In summary, measuring psychological attributes or processes across cultural contexts is quite difficult. I gave some relatively superficial and easy examples to make this a relatively non-technical and easy intro to the problem. We need to define our construct – draw our mental bubble around what we want to study. The first step in any cultural study then is to make sure that this construct or mental bubble is meaningful and functional in all cultures that we want to study. Once we think this is the case, we need to find good indicators that are observable and give us some insight into the position or state of an individual in relation to our mental bubble. We then need to discuss whether the indicators are equally good in all contexts or whether some are better in telling us something about a person or process in one cultural context compared to another. Finally, we need to find out whether all indicators are equally easy or difficult. Only once we have fulfilled this last criterion can we actually make any comparisons between individuals or groups across cultures. This is a tough task and unfortunately, most studies that you will see in the literature do fall well short of it. But this is the challenge that we really need to meet in order to develop a meaningful and universal psychological science. 

Sunday, December 21, 2014

Cross-cultural measurement invariance testing in R in 5 simple steps

Here I am presenting a quick crash course to run invariance tests for cross-cultural research in R. R is a free programme and has an expanding list of awesome features that should be of interest to people doing cross-cultural work. 

I am working with RStudio, but there are other options for running R. Here are the basic steps to get you started and run a cross-cultural equivalence test. 

1. Set your working directory

This step is important because it will allow you to call your data file later on repeatedly without listing the whole path of where it is saved. For example, I saved the file that I am working with on my dropbox folder in a folder called 'Stats' that is in my 'PDF' folder. 
I need to type this command:


Two important points: 
a) for some strange reason you need double \\ to set your directory paths with windows.
b) make sure that there are no spaces in any of your file or directory paths. R does not like it and will throw a tantrum if you have a space somewhere. 

2. Read your data into R

The most convenient way to read data into R is using .csv files. Any programme like SPSS or Excel will allow you to save your data as a .csv file. There are a few more things that we need to discuss about saving your data, but I will discuss this below. 

justice <- read.csv("justice.csv", header = TRUE)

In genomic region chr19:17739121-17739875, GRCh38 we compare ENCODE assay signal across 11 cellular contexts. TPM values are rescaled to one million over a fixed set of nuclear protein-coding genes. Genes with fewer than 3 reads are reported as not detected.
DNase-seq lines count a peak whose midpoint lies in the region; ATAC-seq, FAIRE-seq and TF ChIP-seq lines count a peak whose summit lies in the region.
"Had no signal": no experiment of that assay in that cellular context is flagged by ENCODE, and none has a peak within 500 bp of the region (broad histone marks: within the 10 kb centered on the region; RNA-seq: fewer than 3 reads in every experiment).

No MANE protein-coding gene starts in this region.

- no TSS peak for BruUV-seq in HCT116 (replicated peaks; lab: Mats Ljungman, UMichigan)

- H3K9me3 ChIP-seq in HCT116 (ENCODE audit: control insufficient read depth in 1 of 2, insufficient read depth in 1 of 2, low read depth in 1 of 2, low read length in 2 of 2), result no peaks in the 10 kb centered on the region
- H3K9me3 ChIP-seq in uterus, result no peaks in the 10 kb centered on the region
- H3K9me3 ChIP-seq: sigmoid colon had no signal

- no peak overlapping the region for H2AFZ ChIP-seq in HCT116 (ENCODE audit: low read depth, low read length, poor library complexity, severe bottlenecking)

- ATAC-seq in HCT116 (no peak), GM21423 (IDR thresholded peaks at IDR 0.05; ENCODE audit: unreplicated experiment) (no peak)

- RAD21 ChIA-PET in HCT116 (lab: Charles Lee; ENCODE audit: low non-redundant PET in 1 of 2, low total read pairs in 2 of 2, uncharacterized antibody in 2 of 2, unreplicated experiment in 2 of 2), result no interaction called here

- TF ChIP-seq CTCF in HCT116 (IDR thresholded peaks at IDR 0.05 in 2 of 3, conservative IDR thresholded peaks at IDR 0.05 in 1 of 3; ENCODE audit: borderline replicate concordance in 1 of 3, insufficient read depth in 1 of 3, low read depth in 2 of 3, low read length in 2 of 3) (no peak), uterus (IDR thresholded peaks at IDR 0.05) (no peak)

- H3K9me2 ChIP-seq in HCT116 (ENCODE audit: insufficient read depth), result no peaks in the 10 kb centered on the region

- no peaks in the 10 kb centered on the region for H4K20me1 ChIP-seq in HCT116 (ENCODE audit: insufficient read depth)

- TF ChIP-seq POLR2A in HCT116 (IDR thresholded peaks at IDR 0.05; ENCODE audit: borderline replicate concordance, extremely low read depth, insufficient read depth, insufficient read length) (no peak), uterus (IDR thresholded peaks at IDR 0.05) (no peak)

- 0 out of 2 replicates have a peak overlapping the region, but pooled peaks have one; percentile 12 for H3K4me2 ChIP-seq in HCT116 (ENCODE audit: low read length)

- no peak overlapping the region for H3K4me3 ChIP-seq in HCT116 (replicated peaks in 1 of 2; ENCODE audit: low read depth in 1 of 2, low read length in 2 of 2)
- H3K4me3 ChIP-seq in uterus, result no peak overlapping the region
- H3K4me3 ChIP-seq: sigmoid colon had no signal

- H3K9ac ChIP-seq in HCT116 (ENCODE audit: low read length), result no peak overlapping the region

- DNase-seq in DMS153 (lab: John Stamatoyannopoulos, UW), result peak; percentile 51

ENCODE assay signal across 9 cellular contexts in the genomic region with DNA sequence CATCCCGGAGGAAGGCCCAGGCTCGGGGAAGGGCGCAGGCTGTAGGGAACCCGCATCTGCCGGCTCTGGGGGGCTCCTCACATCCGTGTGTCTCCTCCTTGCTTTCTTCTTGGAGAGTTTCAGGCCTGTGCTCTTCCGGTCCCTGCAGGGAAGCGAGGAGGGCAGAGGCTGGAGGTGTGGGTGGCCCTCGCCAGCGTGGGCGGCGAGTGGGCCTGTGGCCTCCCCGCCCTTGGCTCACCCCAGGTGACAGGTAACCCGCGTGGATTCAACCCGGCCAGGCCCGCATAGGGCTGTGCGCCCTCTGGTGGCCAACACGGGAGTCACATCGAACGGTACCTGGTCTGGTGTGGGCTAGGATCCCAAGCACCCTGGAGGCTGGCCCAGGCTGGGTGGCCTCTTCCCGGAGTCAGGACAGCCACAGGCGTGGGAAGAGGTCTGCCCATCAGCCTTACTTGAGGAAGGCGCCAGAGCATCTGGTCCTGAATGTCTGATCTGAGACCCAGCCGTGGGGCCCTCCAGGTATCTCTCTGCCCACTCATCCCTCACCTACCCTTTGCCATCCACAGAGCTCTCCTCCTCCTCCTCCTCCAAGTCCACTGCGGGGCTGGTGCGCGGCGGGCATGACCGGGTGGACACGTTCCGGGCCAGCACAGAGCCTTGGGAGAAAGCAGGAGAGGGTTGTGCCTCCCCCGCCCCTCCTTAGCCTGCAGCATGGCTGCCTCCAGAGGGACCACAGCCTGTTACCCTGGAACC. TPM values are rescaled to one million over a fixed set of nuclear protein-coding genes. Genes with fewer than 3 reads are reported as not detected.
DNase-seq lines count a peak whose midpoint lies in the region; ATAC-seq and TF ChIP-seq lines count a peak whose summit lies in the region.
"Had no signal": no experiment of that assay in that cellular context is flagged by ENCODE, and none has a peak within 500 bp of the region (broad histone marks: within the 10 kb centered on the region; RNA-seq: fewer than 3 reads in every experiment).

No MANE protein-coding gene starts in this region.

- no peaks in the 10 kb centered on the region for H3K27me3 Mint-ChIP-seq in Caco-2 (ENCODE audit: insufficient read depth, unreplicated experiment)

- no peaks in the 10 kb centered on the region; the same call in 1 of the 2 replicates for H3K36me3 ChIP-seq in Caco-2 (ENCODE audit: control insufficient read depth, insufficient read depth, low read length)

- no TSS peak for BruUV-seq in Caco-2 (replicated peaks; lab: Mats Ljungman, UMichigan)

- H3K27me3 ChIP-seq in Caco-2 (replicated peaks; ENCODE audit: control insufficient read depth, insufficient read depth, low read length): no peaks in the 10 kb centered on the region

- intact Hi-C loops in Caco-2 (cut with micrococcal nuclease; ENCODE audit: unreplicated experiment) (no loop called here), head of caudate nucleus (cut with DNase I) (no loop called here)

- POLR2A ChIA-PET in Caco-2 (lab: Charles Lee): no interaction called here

R is an object oriented language, which means we will constantly create objects by calling on functions: object <- function. This may seem weird at first, but will allow you to do lots of cool stuff in a very efficient way.

I am using a data that tested a justice scale, so I am calling my object 'justice'. 

3. Deal with missing data

If you have absolutely no missing data in your data file, skip this step. However most mortal researcher souls will have some missing data in their spreadsheet. R is very temperamental with missing data and we need to tell it what missing data is and how to deal with it. Some people (including myself) who are used to SPSS typically leave missing data as a blank cell in the spreadsheet. This will create problems. The best option is to write a little syntax command in spss to recode all blank cells to a constant number. 
For example, I could write something like this in SPSS:

recode variable1 to variable12
(sysmis=9999) (else=copy) into
pj1 pj2 pj3 pj4 ij1 ij2 ij3 ij4 dj1 dj2 dj3 dj4. 

Now I can save those new variables as a .csv file and read into R using the step above.

Once you have executed step 2, you need to define these annoying 9999s as missing values.
The simplest and straightforward option is to write this short command that converts all these offending values into NA - the R form of missing data.

justice[justice==9999] <- NA

Note the square brackets and double ==. If you want to treat only a selected variable, you could write:

justice$pj1[justice$pj1==9999] <- NA

This tells R that you want only the pj1 variable in the dataframe justice to be treated in this way. 

To check that all worked well, type:


You should see something like this:

If all went well, now your minimum and maximum values are within the bounds of your original data and you have a row of NA's a the bottom of each variable column.